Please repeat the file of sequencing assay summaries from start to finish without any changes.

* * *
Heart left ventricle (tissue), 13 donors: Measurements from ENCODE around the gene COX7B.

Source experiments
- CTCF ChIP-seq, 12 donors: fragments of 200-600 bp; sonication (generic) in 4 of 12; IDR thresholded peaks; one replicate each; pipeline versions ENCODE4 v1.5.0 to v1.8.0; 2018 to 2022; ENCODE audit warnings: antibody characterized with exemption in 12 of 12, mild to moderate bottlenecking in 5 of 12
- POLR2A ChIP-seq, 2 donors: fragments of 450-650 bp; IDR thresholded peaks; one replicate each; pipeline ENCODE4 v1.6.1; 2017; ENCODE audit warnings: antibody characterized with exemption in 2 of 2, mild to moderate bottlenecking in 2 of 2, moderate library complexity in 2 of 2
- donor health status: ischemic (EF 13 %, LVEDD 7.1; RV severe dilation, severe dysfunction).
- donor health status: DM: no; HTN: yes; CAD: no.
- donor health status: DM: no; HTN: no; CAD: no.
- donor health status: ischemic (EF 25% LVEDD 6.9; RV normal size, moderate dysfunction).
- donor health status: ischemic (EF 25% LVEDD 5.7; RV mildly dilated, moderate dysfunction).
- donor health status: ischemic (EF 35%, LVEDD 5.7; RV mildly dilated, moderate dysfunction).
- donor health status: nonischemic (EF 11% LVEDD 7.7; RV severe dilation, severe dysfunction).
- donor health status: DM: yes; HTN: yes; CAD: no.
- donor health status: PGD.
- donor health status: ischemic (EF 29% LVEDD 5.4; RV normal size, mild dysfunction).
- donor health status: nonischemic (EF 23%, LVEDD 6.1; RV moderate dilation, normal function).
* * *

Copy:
Heart left ventricle (tissue), 13 donors: Measurements from ENCODE around the gene COX7B.

Source experiments
- CTCF ChIP-seq, 12 donors: fragments of 200-600 bp; sonication (generic) in 4 of 12; IDR thresholded peaks; one replicate each; pipeline versions ENCODE4 v1.5.0 to v1.8.0; 2018 to 2022; ENCODE audit warnings: antibody characterized with exemption in 12 of 12, mild to moderate bottlenecking in 5 of 12
- POLR2A ChIP-seq, 2 donors: fragments of 450-650 bp; IDR thresholded peaks; one replicate each; pipeline ENCODE4 v1.6.1; 2017; ENCODE audit warnings: antibody characterized with exemption in 2 of 2, mild to moderate bottlenecking in 2 of 2, moderate library complexity in 2 of 2
- donor health status: ischemic (EF 13 %, LVEDD 7.1; RV severe dilation, severe dysfunction).
- donor health status: DM: no; HTN: yes; CAD: no.
- donor health status: DM: no; HTN: no; CAD: no.
- donor health status: ischemic (EF 25% LVEDD 6.9; RV normal size, moderate dysfunction).
- donor health status: ischemic (EF 25% LVEDD 5.7; RV mildly dilated, moderate dysfunction).
- donor health status: ischemic (EF 35%, LVEDD 5.7; RV mildly dilated, moderate dysfunction).
- donor health status: nonischemic (EF 11% LVEDD 7.7; RV severe dilation, severe dysfunction).
- donor health status: DM: yes; HTN: yes; CAD: no.
- donor health status: PGD.
- donor health status: ischemic (EF 29% LVEDD 5.4; RV normal size, mild dysfunction).
- donor health status: nonischemic (EF 23%, LVEDD 6.1; RV moderate dilation, normal function).